Go to PDF Version | Go to Recent Issues
To save time in the future, you may select one of the preferences below. You may update your eIBD preferences at any time by going into My IBD and selecting Update Your eIBD Preferences.
Set Web-Based Version as Default Set PDF Version as Default Set Recent Issues as Default
Get QuoteSearch Site
Daily Graphs Online
View Enlarged Image
Fiscal retrenchment is like driving up a steep, muddy hill in a downpour. If the economy moves too slowly, it might lose traction or even start backsliding as more debt accumulates.
Now, as the fiscal climb begins unless Congress prolongs stimulus and tax cuts the apparent economic downshift could make budget progress difficult.
The White House's Office of Management and Budget sees 4% average real GDP growth from 2011 to 2014. But if growth is 3%, OMB says deficits would be $2 trillion higher through 2020 than the $8.5 trillion under its baseline scenario.
A one-percentage-point shortfall in growth each year from 2010 to 2020 would raise deficits by $3.1 trillion.
Instead of a debt-to-GDP ratio of 77% in 2020, as OMB projects, the latter scenario of persistently slower growth would push that to 99%.
That slower growth scenario assumes the stimulus unwinds and the White House's budget prescriptions are on schedule. Proposed tax hikes on higher earners, corporations and the middle class with the phasing out of President Obama's Making Work Pay $400 tax credit would amount to $1 trillion the first five years, reaching $285 billion in 2015.
Even so, slower growth would have a much larger deficit impact than delaying big tax increases for a couple of years.
University of California, Berkeley, economist Alan Auerbach argues that debt levels are still manageable enough that it makes sense to give the economy more running room to solidify the recovery before embracing austerity.
"I think the best strategy which is not one that is politically likely is to not worry so much about the short-term debt accumulation but to take very forceful action" to address long-term deficits tied to health care spending and Social Security, Auerbach said.
The risk, said former Congressional Budget Office director Rudy Penner, is that a "dysfunctional" Congress will delay action on that longer-term problem and foreigners will begin to shun Treasuries, or at least demand a premium.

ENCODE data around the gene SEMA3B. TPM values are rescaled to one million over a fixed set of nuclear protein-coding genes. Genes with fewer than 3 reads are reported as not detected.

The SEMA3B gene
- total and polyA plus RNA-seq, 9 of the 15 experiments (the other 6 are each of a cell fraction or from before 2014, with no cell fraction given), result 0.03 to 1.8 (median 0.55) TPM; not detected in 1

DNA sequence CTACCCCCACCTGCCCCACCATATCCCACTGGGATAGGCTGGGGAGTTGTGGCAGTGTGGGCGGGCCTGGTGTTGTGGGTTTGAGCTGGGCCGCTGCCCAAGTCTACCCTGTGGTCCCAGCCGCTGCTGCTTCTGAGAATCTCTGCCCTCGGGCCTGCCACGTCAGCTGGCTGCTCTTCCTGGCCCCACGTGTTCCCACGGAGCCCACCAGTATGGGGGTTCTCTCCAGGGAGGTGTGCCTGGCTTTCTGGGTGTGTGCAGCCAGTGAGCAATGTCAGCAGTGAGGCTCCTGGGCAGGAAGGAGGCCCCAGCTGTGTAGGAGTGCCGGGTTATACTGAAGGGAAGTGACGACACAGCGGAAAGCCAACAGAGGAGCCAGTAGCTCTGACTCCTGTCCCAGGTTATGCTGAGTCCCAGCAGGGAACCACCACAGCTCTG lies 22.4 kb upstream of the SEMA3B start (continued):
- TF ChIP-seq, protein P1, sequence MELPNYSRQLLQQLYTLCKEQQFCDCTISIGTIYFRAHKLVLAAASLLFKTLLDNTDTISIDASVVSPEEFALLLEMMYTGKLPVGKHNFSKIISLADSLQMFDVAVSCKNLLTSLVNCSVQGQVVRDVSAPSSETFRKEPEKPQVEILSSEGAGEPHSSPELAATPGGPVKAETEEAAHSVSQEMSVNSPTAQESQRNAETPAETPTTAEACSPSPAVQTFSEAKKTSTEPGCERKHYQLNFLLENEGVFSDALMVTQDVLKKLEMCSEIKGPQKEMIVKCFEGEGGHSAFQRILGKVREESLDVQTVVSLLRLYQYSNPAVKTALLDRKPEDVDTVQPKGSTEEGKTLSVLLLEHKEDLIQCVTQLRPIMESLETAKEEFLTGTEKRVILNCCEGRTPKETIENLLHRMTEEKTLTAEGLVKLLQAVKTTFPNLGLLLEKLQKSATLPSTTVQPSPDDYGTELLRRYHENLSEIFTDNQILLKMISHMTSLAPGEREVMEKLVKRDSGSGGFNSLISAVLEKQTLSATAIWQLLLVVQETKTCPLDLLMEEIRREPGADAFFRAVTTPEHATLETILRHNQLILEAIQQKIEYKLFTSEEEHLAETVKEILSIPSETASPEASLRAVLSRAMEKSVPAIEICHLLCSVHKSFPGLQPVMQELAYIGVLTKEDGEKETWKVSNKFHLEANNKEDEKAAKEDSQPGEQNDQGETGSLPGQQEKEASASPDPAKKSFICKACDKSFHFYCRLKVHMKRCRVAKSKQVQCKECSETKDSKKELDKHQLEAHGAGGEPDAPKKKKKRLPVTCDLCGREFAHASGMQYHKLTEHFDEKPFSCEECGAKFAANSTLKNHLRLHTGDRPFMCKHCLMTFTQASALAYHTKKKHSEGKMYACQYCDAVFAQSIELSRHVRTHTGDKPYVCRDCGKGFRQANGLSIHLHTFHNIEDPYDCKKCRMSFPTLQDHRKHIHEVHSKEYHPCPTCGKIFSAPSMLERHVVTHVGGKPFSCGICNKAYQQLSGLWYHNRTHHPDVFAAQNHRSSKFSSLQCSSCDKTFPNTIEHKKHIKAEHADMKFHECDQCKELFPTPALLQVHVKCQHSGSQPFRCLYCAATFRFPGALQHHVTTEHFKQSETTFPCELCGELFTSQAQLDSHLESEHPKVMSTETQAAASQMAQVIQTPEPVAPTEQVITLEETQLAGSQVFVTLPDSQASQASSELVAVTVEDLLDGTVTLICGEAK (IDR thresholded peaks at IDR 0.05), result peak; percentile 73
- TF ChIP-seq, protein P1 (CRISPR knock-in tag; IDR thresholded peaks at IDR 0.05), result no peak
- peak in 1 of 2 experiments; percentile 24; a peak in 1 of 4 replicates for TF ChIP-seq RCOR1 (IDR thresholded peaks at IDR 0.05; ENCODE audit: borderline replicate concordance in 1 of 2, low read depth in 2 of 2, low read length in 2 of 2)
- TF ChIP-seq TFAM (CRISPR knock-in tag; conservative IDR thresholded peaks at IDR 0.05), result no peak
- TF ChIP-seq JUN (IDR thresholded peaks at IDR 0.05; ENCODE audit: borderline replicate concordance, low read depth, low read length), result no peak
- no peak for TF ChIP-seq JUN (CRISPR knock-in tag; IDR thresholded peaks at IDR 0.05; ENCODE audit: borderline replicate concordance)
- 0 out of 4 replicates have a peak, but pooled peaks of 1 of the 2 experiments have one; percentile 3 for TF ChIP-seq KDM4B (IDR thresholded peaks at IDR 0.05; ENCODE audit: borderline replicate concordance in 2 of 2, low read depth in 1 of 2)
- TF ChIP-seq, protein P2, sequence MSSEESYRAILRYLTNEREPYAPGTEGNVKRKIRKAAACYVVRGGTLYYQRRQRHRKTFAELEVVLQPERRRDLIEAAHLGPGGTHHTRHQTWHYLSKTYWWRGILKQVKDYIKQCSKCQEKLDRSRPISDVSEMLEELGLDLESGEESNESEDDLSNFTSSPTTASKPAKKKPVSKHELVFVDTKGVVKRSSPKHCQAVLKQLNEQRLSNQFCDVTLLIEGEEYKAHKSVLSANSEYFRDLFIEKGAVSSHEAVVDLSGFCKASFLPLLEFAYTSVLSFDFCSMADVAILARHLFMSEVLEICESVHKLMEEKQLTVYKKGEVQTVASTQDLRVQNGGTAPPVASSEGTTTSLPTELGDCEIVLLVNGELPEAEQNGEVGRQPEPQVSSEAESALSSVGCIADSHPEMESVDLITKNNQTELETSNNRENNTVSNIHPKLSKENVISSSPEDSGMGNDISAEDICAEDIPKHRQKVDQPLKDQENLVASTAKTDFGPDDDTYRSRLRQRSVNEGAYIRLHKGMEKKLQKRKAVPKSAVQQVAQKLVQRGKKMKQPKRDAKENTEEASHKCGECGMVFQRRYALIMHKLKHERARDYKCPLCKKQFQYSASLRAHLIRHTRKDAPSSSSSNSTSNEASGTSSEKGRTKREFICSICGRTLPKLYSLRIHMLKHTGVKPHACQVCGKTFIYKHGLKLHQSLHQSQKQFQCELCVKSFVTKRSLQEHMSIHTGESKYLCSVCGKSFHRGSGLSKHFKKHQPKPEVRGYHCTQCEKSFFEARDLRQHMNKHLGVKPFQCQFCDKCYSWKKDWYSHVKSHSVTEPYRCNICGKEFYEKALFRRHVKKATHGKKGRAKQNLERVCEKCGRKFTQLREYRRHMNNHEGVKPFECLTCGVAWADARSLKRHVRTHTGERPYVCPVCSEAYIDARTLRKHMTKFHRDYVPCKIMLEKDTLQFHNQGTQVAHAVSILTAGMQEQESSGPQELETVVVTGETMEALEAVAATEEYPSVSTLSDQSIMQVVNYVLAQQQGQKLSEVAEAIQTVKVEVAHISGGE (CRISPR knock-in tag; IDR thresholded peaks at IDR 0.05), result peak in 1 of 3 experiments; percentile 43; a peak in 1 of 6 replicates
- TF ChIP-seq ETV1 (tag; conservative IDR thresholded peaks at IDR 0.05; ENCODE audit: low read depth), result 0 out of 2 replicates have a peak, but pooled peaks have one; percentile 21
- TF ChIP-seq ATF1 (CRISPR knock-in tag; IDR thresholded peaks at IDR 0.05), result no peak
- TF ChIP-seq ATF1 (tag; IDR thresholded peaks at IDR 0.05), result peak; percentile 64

A one-percentage-point hike in real interest rates from 2010-20 would raise projected deficits by $845 billion, OMB estimates.
Another downside fiscal risk is that neither OMB nor the CBO tries to predict future recessions .
After the U.S. returns to full employment a 5.2% jobless rate in 2018 OMB projects steady, if unspectacular, 2.5% growth.
Lakshman Achuthan, managing director of the Economic Cycle Research Institute, argues that the economy has evolved in ways that haven't been built into the budget crunchers' models.
Tom Gallup of Redfield, S.D., voted for Democratic Rep. Stephanie Herseth-Sandlin in 2008. But this year he is undecided. "I thought (Herseth-Sandlin) would do a better job than she has done," he said. Herseth-Sandlin, a three-term House member, is known as a more moderate Blue Dog Democrat. Like ...
Democrats have radically scaled backed their hopes for a comprehensive greenhouse gas bill, to the point where it is iffy that the legislation will limit emissions at all. In fact, the tide has rolled so far against their efforts that they are now mulling requests from utilities for regulatory ...
It's been a hot summer in Washington, D.C., but the forecast for President Obama and Democrats is dark, overcast and chilly , according to July's IBD/TIPP poll. Only 43% of likely voters say they want the Democrats to retain control of Congress after November's midterm elections, while 48% favor a ...
The Obama administration followed through Tuesday on a threat to sue Arizona over its new immigration enforcement law, waging a high-stakes gamble on one of the most divisive issues of the upcoming congressional elections. Immigrant rights groups, courted by many Democratic candidates, despise the ...
President Obama pushed again for a comprehensive immigration reform bill Thursday but acknowledged that Congress is unlikely to tackle the controversial issue. Critics said his address at a naturalization ceremony at American University in Washington included no new proposals or ideas and was ...
Posted By: GLOBE TRADER(105) on 7/19/2010 | 9:49 PM ET
Can you hear the helicopters..??
To participate in Community areas, please Sign In or Register
Don't trade based solely on IBD's ratings.
Get QuoteSearch Site